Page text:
Stay ahead of the game with just 10 minutes of mind and soul-refreshing garden time! (Hey, it even counts as exercise!) Relieving stress and picturing yourself yanking your irritations in life out by the roots is almost better than therapy!

Before you reach for a chemical or even organic spray, go ahead and try getting out the hand trowel, a garden hoe or other weeder, or a pair of gardening gloves. Then bent over or on hands and knees, do some garden Yoga pulling out your landscape invaders. I laugh at the thought that my neighbors may not recognize me from the front since I’m usually found bent over pulling weeds.

Procrastination is the number one gardener's mistake. The weeds seem to know and double their efforts to turn your newly created tomato bed into a jungle! Woody weeds like tree or shrub seedlings, or weed grass seeds, none of them waste any time getting entrenched, spread, and go to seed before you can blink! A quick walk-through 2-3 times a week with your garden hoe can make easy work of it.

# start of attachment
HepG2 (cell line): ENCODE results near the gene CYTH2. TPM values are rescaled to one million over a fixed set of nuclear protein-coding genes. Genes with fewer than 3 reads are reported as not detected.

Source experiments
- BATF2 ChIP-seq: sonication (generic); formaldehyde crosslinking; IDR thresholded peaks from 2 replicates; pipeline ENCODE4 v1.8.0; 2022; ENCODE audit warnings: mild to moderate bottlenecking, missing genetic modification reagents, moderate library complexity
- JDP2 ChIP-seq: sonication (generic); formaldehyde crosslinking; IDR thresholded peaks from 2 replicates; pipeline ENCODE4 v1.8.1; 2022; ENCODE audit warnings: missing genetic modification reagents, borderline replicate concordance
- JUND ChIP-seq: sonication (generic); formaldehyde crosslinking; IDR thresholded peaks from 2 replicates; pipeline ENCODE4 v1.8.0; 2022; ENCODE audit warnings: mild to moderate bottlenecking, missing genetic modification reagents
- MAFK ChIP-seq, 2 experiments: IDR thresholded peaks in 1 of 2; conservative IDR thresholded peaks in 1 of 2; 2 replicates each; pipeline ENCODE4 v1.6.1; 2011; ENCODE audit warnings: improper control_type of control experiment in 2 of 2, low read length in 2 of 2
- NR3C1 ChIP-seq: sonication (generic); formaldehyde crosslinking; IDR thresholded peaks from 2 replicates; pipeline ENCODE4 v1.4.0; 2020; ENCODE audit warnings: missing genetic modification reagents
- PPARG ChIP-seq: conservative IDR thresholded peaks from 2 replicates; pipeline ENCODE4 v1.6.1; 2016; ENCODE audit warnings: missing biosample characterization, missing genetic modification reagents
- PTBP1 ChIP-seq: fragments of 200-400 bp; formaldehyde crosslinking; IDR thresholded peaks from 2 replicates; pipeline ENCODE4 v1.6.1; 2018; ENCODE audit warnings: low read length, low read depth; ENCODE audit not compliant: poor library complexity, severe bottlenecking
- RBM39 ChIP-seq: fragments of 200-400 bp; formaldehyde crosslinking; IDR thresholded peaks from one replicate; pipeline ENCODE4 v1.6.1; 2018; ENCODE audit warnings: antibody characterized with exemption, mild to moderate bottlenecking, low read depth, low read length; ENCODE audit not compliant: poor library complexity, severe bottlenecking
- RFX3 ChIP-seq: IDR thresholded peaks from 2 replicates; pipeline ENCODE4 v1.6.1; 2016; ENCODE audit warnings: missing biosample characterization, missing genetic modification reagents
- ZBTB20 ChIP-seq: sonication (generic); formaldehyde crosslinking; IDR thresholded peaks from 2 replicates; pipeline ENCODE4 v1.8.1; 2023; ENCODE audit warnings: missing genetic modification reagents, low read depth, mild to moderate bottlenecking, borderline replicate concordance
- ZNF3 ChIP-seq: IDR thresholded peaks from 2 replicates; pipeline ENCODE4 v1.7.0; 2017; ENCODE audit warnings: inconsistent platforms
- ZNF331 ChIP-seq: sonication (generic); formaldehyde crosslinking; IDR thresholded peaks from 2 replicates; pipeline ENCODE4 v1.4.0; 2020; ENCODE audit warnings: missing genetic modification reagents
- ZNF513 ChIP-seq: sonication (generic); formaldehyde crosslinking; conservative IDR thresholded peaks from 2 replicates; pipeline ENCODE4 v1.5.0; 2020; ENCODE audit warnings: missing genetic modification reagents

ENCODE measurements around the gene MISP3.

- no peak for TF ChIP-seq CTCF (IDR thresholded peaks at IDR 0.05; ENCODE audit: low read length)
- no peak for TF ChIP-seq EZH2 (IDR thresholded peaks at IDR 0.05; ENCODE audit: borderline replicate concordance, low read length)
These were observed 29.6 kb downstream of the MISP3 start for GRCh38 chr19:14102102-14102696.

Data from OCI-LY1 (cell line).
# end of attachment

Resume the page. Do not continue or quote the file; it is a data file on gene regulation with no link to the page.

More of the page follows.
The Right Tools

some weeding supplies

  • Garden Gloves
  • Yard Waste Bag or Compost Bin
  • Hand Trowel
  • Hand or Long-Handled Hoe or other Garden Weeder
  • Dandelion Knife/Fishtail weeder for taproots
  • Landscape Fabric and Mulch
  • Pre Emergent Treatments

Know Your Enemy!

Knowing the type of weed you are dealing with takes some identification, experience and the right tools for each. When breaking ground on a new planting site, there can be all sorts of weeds laying in wait for this great opportunity. Starting by knowing if you are combatting annual, perennial & biennial weeds will save you time.